¡Bite Me!

My Mexican Buddy

Dateline: An EnCRYPTed Part of the City

I am a vampire. I’m sure this is something you never suspected, and of course, I’ve never given you any reason to be suspicious either. Because I’m really good at passing. But I can’t take living a lie any more, and Mexico City has proven surprisingly supportive of my true nature. I’ve decided that it’s time to come out of the casket and live my life openly as the blood-sucking immortal that I really am.

Well, ok, I exaggerate. I’m really only half-vampire. You see, my father is a vampire, while my mother is mortal. So as I’m fond of telling my Mexican friends, I can take the sunlight, but not very much. When I’m out and about in Mexico City, I wear sunblock and a wide-brimmed hat, and I cling to the shadows. In fact, I always cross the street to get to the shadowy side, even if that means I have to cross back again to get to where I’m going. I seldom go out at high noon, and I try to avoid the sun as much as possible. When I go out to exercise, I jog wearing a wide-brimmed hat and dark sunglasses. It’s a bit of an odd sight, but it beats being reduced to a pile of ash on the sidewalk.

There are other challenges, too. This is a very catholic country, and there’s a church seemingly on every other block, festooned with crosses. I’m usually ok if I don’t touch them, but I have to confess they give me heartburn whenever I walk by. People think I’m crossing myself, but I’m really just gagging. It’s better if I’m wearing sunglasses, but being only half-vampire, I can look at them from a distance, though my vampire friends warn me about getting too close.


It’s buried deep underground for a reason

The real problem here is all the crucifixes people wear. And I’m not just referring to the availability of fresh blood. It’s ok when you can see the crucifix and steer clear. But lots of times people wear them under their clothes. And that’s where the trouble starts. Last Thursday I decided to go to the Centro Histórico at rush hour. Bad idea. The metro was mobbed. And wouldn’t you know it? I ended up in a car, pressed up against someone whom I can only assume was wearing a crucifix under his shirt. The burning sensation was excruciating. I kept trying to pull away, but I could only get little breathers before the person pressed up against me again. I nearly fainted. Fortunately I got off the train before things got really ugly, but I’ve still got a nasty burn mark on my left arm. Remind me to just turn into a bat and fly next time.

Crosses and crucifixes aren’t the only problem, at least for a half-vampire. Since I’m not a full vampire, I don’t strictly need to drink the blood of mortals, though it’s refreshing when I do. But I try to keep it to a minimum. Peer pressure from hanging out mostly with humans? Who knows? Mainly I survive on regular human food. When in restaurants ordering meat, that’s when my true nature starts to really show, especially here. In the USA, you can order a rare steak, and no one blinks an eye. Here in Mexico, nearly everyone cooks meat really well done. So I spend a lot of time explaining to waiters that I want my meat rare, just seared, nearly raw. I usually explain this in great detail, in a slightly fanatic tone of voice, saying I’d like the center to be a bit bloody. Then I repeat my order and instructions, with my best vampire smile, revealing just enough fang to show that I really mean it.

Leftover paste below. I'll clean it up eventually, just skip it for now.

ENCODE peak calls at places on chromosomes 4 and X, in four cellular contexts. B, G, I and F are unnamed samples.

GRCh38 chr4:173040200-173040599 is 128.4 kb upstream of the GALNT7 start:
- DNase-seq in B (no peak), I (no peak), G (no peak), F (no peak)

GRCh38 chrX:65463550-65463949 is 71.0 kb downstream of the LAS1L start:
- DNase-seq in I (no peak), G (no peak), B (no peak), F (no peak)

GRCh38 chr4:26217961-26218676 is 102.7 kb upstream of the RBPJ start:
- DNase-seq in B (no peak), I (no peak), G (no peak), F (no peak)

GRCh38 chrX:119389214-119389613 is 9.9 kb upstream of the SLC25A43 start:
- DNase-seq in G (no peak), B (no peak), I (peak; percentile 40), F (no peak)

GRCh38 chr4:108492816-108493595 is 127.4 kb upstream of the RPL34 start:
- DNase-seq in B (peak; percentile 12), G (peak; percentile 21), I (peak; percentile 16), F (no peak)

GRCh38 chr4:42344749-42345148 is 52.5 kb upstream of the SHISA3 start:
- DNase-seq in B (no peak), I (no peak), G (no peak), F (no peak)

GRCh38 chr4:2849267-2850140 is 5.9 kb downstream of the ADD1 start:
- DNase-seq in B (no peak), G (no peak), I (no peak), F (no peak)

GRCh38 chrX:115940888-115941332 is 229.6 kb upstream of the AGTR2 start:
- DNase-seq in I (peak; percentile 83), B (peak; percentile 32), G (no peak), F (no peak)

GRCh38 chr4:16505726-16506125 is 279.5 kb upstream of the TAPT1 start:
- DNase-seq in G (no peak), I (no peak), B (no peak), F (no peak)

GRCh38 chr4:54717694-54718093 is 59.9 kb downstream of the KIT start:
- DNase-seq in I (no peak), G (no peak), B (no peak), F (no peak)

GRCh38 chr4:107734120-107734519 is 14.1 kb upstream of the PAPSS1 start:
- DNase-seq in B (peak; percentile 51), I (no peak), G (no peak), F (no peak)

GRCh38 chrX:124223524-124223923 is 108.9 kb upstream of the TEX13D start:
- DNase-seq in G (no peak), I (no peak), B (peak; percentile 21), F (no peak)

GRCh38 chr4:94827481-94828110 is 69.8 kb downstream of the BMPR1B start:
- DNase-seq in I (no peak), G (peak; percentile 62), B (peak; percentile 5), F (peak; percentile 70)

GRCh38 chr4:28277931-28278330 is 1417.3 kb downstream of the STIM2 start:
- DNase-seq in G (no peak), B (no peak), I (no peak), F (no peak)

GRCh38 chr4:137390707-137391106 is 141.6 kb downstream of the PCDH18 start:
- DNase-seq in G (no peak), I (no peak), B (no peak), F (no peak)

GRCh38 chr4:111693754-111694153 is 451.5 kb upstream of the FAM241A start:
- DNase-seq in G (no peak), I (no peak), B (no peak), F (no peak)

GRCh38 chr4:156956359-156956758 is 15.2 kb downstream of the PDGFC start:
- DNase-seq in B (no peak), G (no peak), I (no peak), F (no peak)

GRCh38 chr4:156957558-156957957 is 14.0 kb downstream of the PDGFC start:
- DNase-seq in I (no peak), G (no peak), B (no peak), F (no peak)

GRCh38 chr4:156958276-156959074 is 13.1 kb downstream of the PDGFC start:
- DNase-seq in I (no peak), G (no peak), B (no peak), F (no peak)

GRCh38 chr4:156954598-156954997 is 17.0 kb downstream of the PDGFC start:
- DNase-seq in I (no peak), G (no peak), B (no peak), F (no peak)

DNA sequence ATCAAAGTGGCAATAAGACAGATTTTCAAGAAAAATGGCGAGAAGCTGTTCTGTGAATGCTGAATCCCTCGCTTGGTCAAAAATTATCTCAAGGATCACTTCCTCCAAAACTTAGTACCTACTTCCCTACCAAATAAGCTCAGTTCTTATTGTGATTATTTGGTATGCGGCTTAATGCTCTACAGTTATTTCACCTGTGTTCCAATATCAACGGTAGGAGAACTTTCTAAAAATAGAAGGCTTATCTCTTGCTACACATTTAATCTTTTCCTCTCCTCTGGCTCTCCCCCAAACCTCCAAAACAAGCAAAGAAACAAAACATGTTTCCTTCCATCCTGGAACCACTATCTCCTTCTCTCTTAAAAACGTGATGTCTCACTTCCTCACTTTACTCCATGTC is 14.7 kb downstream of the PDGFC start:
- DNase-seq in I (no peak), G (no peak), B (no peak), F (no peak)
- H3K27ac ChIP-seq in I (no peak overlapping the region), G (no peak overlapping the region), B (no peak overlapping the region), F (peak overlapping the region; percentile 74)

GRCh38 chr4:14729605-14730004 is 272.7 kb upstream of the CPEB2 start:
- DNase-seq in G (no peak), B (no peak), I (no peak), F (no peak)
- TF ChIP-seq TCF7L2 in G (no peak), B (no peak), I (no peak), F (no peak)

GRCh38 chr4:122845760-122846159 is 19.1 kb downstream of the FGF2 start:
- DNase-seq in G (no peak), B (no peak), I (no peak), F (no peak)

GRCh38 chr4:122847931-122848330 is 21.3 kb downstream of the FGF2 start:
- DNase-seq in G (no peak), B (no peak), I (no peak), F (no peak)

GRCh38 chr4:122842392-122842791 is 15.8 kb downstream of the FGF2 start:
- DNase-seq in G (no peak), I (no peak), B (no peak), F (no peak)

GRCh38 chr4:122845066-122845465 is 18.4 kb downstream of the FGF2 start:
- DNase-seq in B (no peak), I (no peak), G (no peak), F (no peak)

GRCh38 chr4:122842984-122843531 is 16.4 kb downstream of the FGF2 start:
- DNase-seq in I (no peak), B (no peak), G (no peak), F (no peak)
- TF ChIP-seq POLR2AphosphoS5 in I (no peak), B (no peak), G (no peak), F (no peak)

El Gringo Suelto had Vampire Orthodontia in his 40's

Rare! I’m not kidding!

Usually I’m met with incredulous stares. Most waiters simply refuse to believe me. Rare meat! Say it isn’t so! Not possible! Just bring him the usual! But when I send overdone meat back to the kitchen, they start to suspect that maybe there is something more than a little odd about this deathly pale foreigner with his sharp teeth and a taste for something just a little bloody.

Perfectly Cooked!

Perfectly Cooked!

As for my Mexican friends, they’re totally cool, and make the drawbacks worth it. They’ve seen my fangs, noticed my habits of avoiding the sun, and politely overlook my bloody steaks. Due to my ambiguous accent, many guess that I’m from Eastern Europe anyway. And of course when I talk fondly of Transylvania, you can see the light bulbs going off in their heads. Fortunately, they have all been very accepting. Indeed it’s become something of a running joke with Luis, my new flame. He’s very vampire-positive, and I love that about him.

Where I live is the perfect place for a vampire. Well, except for the lack of a moat and towers, which might draw unwanted attention. The house is pretty old. But more importantly, the maintenance is a little, uh, “Transylvanian.” So the doors creak VERY mysteriously when opened. And when visitors come (never to leave), I have to go downstairs, cross the patio, and open an enormous, old, creaky front door to the street. The last time Luis came to visit, I didn’t hold back. I descended, unlatched the lock, stood invisibly behind the door and let it swing slowly open with a long, drawn-out creak. As he entered, I leapt out of the shadows, grabbed him, and kissed his neck.

He greeted me with laughter and a big smile. He knows I won’t eat him (though I occasionally do nibble) and he’s one of the biggest supporters of my “vampire-ness.” He’s also a big part of the reason I feel I can come out in the open now. Heck, everyone here has been very supportive. Most of my friends know, and they’re all incredibly cool. I could never do this at home; Boston has much less tolerance for the undead or semi-undead. Here? There’s much more of a “live-and-let-live-forever” attitude. As a foreigner in Mexico, you really get an amazing amount of freedom and leeway, no matter how eccentric you are. It’s a perfect place for a half-breed vampire who can survive the light of day.

I might just stay here for eternity.